One of the oddest juxtapositions of architecture on Cape Cod can be found in North Truro at the boundary of the old air force base and the Highland Links Golf Course immediately to its north. During most of the Cold War, the North Truro Air Force Base was part of the DEWLINE, or Distant Early Warning system. This was a series of radar stations operating across Canada and the US designed to detect incoming Soviet bombers or missiles so as, in the mad phrasing of that era, “to give us thirty extra minutes to prepare for an atomic war.” The base was decommissioned in 1985 and is now owned and managed by the Cape Cod National Seashore as the Highland Center, a scientific research and cultural center.
After the base was officially closed, the original three radar domes were dismantled and replaced by a single, larger, white geodesic dome, and this is the one we see today. The stated purpose of the new dome is considerably more benign than the earlier one. It’s under the authority of the Federal Aviation Administration and is used to monitor commercial flights. It looks like a giant soccer ball, or vanilla ice cream cone on steel girders.
Less than a hundred yards from this high-tech, space-age radar dome, and in striking architectural contrast to it, is a tall, medieval-looking stone structure known as the “Jenny Lind Tower.” It’s a crenellated rook of a tower built of massive cut granite blocks and is about 70 feet high and 15 feet across at the base. Though quite visible from the golf course, its fairy-tale appearance is intensified by its difficulty of access. Thick stands of nearly impenetrable scrub oak surround it like the thicket of briars that protected Sleeping Beauty’s castle.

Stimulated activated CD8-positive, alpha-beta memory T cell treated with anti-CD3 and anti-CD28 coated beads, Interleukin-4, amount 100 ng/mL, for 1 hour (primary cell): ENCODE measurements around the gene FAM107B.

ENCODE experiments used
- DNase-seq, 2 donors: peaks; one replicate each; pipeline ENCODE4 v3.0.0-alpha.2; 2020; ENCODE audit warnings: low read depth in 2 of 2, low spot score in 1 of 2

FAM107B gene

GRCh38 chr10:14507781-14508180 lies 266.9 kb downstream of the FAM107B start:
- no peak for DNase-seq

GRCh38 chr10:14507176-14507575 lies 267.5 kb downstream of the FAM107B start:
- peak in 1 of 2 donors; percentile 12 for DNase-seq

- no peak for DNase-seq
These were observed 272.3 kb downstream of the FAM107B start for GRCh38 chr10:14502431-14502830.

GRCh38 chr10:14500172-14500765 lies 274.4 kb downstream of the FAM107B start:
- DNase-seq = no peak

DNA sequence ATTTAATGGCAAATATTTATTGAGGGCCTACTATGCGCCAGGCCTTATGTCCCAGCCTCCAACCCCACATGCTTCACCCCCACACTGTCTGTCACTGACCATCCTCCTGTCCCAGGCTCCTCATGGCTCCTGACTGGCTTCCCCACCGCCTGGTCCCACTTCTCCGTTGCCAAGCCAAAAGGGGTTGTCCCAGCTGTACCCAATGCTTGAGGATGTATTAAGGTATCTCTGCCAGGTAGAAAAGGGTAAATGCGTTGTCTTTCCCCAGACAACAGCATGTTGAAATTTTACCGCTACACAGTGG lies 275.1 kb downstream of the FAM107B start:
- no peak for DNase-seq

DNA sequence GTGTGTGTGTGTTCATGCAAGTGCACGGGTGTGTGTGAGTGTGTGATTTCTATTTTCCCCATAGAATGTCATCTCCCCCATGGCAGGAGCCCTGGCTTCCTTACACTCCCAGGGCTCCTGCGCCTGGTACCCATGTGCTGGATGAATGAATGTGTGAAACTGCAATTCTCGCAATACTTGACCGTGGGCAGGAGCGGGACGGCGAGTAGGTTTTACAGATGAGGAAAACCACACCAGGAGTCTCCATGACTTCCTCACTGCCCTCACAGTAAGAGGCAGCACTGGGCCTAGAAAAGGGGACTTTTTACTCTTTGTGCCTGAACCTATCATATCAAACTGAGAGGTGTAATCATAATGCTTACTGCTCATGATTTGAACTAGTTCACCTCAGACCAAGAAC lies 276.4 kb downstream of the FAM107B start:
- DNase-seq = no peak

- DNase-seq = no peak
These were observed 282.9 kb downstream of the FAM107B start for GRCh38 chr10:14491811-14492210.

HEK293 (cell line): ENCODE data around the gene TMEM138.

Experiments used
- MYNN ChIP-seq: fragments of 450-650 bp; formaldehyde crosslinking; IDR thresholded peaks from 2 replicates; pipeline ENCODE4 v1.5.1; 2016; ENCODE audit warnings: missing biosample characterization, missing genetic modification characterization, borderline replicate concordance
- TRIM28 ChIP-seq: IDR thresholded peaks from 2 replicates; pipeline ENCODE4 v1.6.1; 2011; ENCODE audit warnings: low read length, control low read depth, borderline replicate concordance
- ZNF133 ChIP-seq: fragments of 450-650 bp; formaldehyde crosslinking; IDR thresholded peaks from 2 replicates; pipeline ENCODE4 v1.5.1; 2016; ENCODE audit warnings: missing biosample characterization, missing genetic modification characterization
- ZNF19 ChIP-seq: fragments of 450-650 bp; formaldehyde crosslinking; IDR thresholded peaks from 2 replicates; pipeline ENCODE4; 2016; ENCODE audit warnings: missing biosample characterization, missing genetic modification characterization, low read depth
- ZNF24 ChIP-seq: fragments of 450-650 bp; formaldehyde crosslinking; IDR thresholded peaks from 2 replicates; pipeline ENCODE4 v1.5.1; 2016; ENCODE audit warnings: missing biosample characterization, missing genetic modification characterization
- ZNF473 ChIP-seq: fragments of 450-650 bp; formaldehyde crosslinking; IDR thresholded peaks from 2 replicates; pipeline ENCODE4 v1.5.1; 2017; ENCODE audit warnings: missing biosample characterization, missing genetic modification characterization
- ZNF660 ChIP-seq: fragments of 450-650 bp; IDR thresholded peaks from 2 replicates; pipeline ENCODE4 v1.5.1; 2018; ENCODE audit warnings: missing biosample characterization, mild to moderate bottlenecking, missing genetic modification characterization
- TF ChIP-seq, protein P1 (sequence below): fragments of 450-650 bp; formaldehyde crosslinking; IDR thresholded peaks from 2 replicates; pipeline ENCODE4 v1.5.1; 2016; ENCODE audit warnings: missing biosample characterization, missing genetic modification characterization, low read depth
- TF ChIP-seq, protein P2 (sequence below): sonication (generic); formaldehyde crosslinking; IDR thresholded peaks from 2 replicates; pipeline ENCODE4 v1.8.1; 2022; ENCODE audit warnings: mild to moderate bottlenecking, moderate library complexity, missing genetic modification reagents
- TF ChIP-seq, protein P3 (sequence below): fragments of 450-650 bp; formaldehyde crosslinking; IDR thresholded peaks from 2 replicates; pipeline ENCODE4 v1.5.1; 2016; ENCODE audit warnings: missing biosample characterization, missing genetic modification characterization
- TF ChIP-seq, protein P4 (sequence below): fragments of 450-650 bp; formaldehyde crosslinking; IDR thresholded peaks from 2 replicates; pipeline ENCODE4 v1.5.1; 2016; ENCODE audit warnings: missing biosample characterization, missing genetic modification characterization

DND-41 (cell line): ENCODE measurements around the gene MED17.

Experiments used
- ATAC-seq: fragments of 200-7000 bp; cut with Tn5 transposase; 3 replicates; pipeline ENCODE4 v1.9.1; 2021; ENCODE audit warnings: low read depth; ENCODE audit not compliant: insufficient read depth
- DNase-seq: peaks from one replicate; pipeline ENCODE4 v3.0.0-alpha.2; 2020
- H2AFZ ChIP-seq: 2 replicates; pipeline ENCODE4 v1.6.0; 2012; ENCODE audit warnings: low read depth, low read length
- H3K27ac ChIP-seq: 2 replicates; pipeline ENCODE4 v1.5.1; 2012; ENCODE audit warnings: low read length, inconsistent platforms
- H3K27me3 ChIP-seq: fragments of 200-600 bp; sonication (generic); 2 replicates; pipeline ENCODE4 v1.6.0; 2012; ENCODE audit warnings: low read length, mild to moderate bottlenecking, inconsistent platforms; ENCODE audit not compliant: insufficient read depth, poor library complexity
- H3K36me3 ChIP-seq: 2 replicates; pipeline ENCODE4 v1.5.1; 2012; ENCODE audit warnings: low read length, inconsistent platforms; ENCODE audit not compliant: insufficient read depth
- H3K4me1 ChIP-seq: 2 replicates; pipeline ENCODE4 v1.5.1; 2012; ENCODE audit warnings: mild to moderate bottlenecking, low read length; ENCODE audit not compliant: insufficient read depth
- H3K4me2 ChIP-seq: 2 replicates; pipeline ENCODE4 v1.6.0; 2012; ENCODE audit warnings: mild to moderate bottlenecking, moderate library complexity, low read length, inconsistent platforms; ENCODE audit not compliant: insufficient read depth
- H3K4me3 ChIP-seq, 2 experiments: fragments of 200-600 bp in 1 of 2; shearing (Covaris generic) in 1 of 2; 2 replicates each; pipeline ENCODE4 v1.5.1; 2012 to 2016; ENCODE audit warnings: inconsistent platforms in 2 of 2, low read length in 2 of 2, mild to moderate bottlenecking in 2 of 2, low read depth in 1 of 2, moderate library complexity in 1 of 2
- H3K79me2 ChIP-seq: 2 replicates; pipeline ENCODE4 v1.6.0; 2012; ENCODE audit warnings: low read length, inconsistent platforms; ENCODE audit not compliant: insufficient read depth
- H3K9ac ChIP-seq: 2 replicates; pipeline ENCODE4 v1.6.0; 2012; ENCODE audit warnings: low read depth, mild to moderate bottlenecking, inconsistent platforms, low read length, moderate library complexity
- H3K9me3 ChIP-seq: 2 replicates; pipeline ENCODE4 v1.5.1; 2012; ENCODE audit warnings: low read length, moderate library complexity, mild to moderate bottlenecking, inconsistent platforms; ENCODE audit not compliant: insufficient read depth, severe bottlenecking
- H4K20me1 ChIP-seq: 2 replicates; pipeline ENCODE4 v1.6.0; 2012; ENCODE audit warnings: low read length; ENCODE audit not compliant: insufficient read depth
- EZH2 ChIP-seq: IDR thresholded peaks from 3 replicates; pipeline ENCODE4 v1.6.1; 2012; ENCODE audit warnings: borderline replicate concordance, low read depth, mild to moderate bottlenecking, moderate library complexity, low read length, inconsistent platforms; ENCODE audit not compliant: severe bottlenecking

Like all good fairy-tales, the story of the Jenny Lind Tower has numerous variants. One version goes like this: In 1850 the famous European soprano Jenny Lind, known as “The Swedish Nightingale,” gave a concert in Framingham, Massachusetts. The concert was sold out, and several hundred disappointed fans lingered outside the concert hall, hoping to catch a phrase or two of the Nightingale’s song. Not wanting to disappoint her admirers, Jenny Lind gave a free concert the following night from the battlements of a decorative stone tower attached to the Framingham railroad station. Nearly 80 years later, when the station and its tower were slated for demolition, a local businessman named Henry Aldrich bought the tower, had it transported to the then-barren plains of North Truro, and reconstructed it on its present site.
Why did he do it? If the story is accurate, Aldrich wasn’t even born when Jenny Lind gave her memorable outdoor concert. Was he so taken with the story of her generous gesture that he felt the tower should be preserved? But, if so, why move it to North Truro? No one seems to know, and there is little hard evidence to support any part of the story. But the tower itself is undeniably real. It sits, visible but inaccessible, walled off by its protective forest, waiting for its next nightingale. And I cannot help but think what a splendid and appropriate gesture it would be if the National Seashore were to commemorate Jenny Lind’s legendary performance from the tower’s battlements by inviting some present-day diva - Renée Fleming, perhaps, or Beyoncé – to sing to contemporary masses gathered on the fairways below it.